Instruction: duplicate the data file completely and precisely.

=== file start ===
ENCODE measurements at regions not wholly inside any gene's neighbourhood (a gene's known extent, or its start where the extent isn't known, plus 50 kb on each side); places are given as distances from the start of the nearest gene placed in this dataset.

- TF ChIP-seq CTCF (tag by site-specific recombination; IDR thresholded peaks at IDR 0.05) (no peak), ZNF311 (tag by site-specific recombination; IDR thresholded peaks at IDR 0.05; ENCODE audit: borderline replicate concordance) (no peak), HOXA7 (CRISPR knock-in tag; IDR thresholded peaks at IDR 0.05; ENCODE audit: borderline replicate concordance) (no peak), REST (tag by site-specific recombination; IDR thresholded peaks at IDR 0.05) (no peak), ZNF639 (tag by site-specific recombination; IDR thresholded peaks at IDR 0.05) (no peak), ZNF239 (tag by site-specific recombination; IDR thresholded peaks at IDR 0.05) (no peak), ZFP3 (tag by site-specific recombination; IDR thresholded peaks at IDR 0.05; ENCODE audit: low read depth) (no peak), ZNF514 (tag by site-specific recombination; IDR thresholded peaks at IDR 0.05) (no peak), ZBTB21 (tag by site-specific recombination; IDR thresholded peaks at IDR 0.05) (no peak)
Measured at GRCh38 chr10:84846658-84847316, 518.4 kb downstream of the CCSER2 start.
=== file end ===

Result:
ENCODE measurements at regions not wholly inside any gene's neighbourhood (a gene's known extent, or its start where the extent isn't known, plus 50 kb on each side); places are given as distances from the start of the nearest gene placed in this dataset.

- TF ChIP-seq CTCF (tag by site-specific recombination; IDR thresholded peaks at IDR 0.05) (no peak), ZNF311 (tag by site-specific recombination; IDR thresholded peaks at IDR 0.05; ENCODE audit: borderline replicate concordance) (no peak), HOXA7 (CRISPR knock-in tag; IDR thresholded peaks at IDR 0.05; ENCODE audit: borderline replicate concordance) (no peak), REST (tag by site-specific recombination; IDR thresholded peaks at IDR 0.05) (no peak), ZNF639 (tag by site-specific recombination; IDR thresholded peaks at IDR 0.05) (no peak), ZNF239 (tag by site-specific recombination; IDR thresholded peaks at IDR 0.05) (no peak), ZFP3 (tag by site-specific recombination; IDR thresholded peaks at IDR 0.05; ENCODE audit: low read depth) (no peak), ZNF514 (tag by site-specific recombination; IDR thresholded peaks at IDR 0.05) (no peak), ZBTB21 (tag by site-specific recombination; IDR thresholded peaks at IDR 0.05) (no peak)
Measured at GRCh38 chr10:84846658-84847316, 518.4 kb downstream of the CCSER2 start.